Harvard Law Bulletin
Originally posted June 26, 2018
Here is an excerpt:
In February, the Harvard and MIT researchers endorsed a revised approach in the Massachusetts House’s criminal justice bill, which calls for a bail commission to study risk-assessment tools. In late March, the House-Senate conference committee included the more cautious approach in its reconciled criminal justice bill, which passed both houses and was signed into law by Gov. Charlie Baker in April.
Meanwhile, Harvard and MIT scholars are going still deeper into the issue. Bavitz and a team of Berkman Klein researchers are developing a database of governments that use risk scores to help set bail. It will be searchable to see whether court cases have challenged a risk-score tool’s use, whether that tool is based on peer-reviewed scientific literature, and whether its formulas are public.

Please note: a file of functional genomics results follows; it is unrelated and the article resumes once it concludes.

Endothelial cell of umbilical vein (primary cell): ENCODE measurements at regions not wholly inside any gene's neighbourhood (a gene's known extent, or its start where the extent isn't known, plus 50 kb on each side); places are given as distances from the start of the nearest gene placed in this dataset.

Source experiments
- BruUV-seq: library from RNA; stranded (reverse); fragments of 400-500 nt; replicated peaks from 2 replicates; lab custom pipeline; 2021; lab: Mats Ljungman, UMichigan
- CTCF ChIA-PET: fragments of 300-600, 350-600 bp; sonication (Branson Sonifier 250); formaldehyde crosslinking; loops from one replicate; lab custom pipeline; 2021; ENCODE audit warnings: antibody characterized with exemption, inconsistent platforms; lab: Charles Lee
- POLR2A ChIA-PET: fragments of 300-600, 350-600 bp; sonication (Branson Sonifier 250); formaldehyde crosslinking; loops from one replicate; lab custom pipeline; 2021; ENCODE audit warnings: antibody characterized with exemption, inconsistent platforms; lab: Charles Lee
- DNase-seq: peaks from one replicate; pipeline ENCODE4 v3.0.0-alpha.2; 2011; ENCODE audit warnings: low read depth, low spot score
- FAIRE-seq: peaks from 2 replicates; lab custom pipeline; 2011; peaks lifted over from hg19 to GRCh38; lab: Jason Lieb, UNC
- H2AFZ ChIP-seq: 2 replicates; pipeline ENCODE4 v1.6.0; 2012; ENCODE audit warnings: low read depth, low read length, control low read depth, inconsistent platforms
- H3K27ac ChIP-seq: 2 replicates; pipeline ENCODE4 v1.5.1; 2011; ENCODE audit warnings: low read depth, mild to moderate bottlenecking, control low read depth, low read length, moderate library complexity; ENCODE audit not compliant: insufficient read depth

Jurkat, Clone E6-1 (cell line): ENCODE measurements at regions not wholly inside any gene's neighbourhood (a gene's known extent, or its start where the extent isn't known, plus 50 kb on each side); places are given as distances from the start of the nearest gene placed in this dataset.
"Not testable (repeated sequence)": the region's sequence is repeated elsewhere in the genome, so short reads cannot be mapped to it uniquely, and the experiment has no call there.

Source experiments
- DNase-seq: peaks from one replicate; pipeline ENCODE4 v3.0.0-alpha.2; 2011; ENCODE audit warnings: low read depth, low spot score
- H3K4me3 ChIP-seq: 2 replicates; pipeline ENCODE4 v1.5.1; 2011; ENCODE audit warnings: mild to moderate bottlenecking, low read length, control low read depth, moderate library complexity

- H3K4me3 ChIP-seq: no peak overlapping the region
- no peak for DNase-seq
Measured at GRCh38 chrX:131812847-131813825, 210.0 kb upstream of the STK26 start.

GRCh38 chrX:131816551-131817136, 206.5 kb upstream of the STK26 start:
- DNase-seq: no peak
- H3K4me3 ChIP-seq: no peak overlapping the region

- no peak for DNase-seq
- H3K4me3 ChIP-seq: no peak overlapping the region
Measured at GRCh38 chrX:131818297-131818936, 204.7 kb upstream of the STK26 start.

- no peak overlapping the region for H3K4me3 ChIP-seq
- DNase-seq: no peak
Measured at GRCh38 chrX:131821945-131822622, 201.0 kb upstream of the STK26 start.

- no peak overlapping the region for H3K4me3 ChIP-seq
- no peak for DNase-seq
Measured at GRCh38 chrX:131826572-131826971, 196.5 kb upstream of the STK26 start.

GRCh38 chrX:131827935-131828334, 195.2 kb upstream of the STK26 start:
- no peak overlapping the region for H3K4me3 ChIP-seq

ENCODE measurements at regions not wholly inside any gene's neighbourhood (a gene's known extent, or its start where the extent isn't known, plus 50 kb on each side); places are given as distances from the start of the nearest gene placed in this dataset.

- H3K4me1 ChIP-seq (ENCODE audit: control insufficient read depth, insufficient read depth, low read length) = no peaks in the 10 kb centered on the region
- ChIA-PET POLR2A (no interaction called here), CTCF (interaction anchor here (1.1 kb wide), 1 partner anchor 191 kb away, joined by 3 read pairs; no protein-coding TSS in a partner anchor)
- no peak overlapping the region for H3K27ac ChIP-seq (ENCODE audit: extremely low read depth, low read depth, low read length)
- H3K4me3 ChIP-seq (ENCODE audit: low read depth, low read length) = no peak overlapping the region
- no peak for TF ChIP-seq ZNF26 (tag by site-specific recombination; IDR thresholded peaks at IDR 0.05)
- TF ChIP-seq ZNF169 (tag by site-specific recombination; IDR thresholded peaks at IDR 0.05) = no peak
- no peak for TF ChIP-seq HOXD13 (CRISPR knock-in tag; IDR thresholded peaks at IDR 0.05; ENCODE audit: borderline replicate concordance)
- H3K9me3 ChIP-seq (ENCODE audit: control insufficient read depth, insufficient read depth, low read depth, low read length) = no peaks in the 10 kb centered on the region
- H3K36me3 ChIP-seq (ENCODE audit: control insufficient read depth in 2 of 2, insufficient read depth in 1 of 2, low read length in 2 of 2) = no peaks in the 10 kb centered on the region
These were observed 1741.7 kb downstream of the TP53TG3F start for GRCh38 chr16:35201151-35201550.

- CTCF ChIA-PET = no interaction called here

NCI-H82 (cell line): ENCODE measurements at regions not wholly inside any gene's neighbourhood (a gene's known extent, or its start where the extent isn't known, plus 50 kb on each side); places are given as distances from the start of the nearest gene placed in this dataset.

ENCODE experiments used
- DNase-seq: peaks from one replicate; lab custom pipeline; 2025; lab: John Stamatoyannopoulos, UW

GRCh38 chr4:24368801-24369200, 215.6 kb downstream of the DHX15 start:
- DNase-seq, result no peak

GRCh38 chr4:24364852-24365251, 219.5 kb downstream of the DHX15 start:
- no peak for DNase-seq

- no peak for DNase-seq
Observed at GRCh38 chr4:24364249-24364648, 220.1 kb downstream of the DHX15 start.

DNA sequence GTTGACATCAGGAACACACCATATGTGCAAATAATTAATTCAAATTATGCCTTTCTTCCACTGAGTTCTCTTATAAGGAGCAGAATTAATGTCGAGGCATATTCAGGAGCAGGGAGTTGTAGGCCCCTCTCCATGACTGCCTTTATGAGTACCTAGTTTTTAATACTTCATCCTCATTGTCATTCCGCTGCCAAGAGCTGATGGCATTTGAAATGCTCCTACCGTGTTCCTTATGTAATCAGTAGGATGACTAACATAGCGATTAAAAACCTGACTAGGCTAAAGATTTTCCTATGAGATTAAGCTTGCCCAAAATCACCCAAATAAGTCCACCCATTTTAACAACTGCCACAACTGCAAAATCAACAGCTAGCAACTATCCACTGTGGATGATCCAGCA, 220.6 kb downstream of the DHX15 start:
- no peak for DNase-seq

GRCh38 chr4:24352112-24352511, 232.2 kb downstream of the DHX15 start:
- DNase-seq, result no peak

Many risk-score tools are created by private companies that keep their algorithms secret. That lack of transparency creates due-process concerns, says Bavitz. “Flash forward to a world where a judge says, ‘The computer tells me you’re a risk score of 5 out of 7.’ What does it mean? I don’t know. There’s no opportunity for me to lift up the hood of the algorithm.” Instead, he suggests governments could design their own risk-assessment algorithms and software, using staff or by collaborating with foundations or researchers.
Students in the ethics class agreed that risk-score programs shouldn’t be used in court if their formulas aren’t transparent, according to then HLS 3L Arjun Adusumilli. “When people’s liberty interests are at stake, we really expect a certain amount of input, feedback and appealability,” he says. “Even if the thing is statistically great, and makes good decisions, we want reasons.”
The information is here.